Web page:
Saturday night at Darlington was defined by history, a milestone 200th victory for NASCAR’s most successful modern-era car owner, Rick Hendrick. It was a long time coming, a sixteen-race drought in contrast with the New York Yankees-like efficiency of the organization: five straight championships, from 2006-10 and employer of the sport’s two winningest active drivers. But as the lights dimmed, The Lady In Black fading into the night last Saturday, “the chase” over for a business pursuing a historic number one couldn’t help but remember the date that truly defined it: 27 years, ten months, and eight days since 200 was actually made to mean something within the walls of NASCAR competition.
Three years. For most people, that seems like nothing – just ask couples in long-term, successful marriages – but in NASCAR terms, history has shown us it’s all you need to prove yourself. Three years into his Cup Series career, Jeff Gordon captured his first title. Dale Earnhardt? Three years was too much: he won one in his _second_ full-time season. They head a list of top-level nominees that include Jeff Burton, Ernie Irvan and Bobby Labonte, drivers who could point to that timespan as when their careers started skyrocketing from zero to hero.
Will Brad Keselowski be next on that list?
Four Spring races at Richmond, four straight Kyle Busch victories. To have that type of record on your resume, Lady Luck needs to be hired as at least a part-time consultant.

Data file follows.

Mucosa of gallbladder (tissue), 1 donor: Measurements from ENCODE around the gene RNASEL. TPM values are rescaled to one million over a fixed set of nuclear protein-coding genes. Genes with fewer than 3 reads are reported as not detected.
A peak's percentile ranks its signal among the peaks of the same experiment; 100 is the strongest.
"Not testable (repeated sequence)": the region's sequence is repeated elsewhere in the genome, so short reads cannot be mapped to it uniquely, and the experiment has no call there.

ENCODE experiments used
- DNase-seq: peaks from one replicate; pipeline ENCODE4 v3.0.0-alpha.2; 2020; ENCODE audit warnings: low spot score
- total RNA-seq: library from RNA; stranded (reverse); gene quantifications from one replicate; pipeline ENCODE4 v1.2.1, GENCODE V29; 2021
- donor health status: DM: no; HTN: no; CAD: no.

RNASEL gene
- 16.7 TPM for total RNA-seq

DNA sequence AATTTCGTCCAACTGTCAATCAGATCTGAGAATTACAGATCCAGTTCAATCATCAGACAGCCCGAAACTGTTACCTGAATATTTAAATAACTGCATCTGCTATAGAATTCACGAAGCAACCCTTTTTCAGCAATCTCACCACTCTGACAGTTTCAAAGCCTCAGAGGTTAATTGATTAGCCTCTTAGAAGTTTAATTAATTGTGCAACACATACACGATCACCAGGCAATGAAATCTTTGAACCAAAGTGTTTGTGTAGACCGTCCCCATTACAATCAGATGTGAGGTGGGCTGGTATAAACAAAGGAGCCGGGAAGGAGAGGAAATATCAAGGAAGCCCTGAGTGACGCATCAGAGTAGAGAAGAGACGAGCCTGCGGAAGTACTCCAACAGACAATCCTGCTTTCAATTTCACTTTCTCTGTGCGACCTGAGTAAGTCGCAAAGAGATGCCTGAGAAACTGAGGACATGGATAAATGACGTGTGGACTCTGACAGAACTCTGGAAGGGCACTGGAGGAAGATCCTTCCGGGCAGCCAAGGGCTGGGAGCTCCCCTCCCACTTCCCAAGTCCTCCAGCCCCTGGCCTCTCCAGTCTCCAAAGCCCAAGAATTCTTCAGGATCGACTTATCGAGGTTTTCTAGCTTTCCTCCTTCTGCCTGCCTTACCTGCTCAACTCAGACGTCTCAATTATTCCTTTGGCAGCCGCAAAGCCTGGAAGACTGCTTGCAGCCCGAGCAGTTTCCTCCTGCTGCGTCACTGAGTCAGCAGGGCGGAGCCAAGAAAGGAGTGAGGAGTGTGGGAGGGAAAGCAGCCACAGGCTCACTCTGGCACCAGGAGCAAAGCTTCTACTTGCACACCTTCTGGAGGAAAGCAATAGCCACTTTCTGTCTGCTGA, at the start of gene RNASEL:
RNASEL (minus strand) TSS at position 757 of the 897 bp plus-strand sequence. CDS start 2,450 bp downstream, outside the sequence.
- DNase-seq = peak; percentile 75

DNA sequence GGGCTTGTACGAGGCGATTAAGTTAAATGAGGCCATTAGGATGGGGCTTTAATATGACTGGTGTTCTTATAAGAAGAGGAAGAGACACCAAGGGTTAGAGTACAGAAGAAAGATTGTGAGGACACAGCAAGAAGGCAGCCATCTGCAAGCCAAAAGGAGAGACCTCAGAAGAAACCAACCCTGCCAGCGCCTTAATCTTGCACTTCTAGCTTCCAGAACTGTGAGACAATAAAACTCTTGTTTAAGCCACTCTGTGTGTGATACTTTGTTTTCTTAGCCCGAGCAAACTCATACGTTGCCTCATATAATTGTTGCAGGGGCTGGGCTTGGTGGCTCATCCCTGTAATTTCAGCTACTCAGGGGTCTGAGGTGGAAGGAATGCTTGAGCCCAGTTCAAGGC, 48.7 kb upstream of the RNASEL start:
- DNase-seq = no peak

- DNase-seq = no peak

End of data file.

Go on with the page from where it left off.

Or how about full-time employee? We saw her working overtime Saturday night, taking control for Busch at a Richmond racetrack that had another weird ending added to its resume. Remember last Fall, when Paul Menard’s late-race spin set up a suspicious finish where teammate Kevin Harvick blew by Jeff Gordon? Or how about the Spring of 2008, when Denny Hamlin led a record-setting 381 laps only to blow a tire, setting up the infamous Kyle Busch spin of Dale Earnhardt, Jr. which opened the door for Clint Bowyer to triumph?
_”Compromise is but the sacrifice of one right or good in the hope of retaining another – too often ending in the loss of both.”_ – Tryon Edwards
Through his years of involvement in motorsports, the decisions of O. Bruton Smith can often be described in one word: “brash.” After all, billionaires don’t make their fortunes by sitting still and playing tiddlywinks while the rest of the world passes them by. Bold moves can often create unprecedented cash flow, aggression with a purpose resulting in the type of Racetrack Empire that’s allowed this Southerner to control a third of the 36-race Sprint Cup schedule each year. To get what he wants, this man has stood up to an entire city (Charlotte), shut down a legendary short track (North Wilkesboro) and even had the guts to go toe-to-toe with NASCAR royalty: the Frances.